Additionally, while minor grammar mistakes might not seem like a big deal, they can indicate carelessness or poor attention to detail. Make sure you double-check your resume for mistakes before you submit your application. It’s probably a good idea to have a friend or family member read it over carefully and you may even want to consult with someone at the CCA. “Get your resume critiqued as much as possible. The more eyes the better the resume,” said Kritika Gaba, a third-year arts psychology student.
Be flexible and open-minded
It can be hard to find employment without a lot of relevant experience, especially during the COVID-19 pandemic. Annie Zhang, an upper-year biology student, recommended keeping your job search criteria broad. “Apply to a wide variety of jobs. You never know what you’ll discover and could experience,” she said.
However, Safieh cautions against applying to anything and everything thoughtlessly. “WaterlooWorks does make it very easy to bulk apply to jobs, but don’t overdo it. Applying to a lot of jobs definitely maximizes your chances and if you’re actually very interested in all of them do apply, but also be conscious that your schedule can fill up very quickly with interviews and possibly later with rankings and offers if you’re applying to many jobs,” she said.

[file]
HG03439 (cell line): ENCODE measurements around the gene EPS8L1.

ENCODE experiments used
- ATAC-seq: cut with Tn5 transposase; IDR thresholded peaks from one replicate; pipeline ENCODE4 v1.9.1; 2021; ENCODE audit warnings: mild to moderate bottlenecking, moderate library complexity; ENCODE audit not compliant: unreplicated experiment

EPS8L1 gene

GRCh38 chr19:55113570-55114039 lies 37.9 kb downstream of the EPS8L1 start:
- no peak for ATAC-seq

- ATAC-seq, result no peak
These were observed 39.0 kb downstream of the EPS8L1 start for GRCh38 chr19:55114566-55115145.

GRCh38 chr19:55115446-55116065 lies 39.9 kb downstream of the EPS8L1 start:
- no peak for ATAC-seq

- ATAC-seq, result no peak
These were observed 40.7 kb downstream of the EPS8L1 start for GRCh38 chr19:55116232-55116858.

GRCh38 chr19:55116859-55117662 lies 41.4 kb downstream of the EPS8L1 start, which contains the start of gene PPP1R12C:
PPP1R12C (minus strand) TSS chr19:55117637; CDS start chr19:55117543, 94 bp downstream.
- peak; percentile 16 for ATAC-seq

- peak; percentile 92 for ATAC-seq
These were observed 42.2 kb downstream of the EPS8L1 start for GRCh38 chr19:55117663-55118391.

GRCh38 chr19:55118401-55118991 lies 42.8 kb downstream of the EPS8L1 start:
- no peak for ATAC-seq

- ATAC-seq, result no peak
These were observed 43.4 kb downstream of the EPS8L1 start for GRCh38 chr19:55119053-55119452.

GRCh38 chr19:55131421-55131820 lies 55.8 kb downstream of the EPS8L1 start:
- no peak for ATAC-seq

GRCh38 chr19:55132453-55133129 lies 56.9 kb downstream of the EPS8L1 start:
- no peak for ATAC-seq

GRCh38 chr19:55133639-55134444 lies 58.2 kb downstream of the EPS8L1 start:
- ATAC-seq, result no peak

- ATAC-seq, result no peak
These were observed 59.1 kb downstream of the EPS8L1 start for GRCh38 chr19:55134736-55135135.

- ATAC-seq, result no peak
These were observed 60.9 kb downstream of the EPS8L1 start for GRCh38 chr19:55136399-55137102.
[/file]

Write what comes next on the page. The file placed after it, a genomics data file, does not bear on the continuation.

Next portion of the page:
If you’re still struggling to find a placement through UW’s system, you have a few options. You can arrange your own job (AOJ), which involves finding a job externally, whether through other job boards, through family and friends or by returning to a former job. The requirements for an AOJ depend on whether you’re submitting the job for a standard work term or a flexible work term. “Don’t hesitate to look elsewhere if you aren’t having a lot of luck with WaterlooWorks. For example, LinkedIn also has a lot of jobs and there are recruiters there you can connect with directly, as well as tons of co-op students you can ask for insight,” Safieh said.
Flexible work terms are a great option for finding employment, especially earlier in your co-op career. First work-term students can participate in the WE Accelerate program, which helps students develop in-demand skills for a flexible co-op credit. There are also several other alternate co-op opportunities, including enterprise co-ops, which allow you to start or grow your own business while earning a co-op credit.
Lastly, depending on your program, you may be able to switch your co-op sequence or drop one of your co-op terms. Reach out to your academic advisor or your co-op advisor to learn more.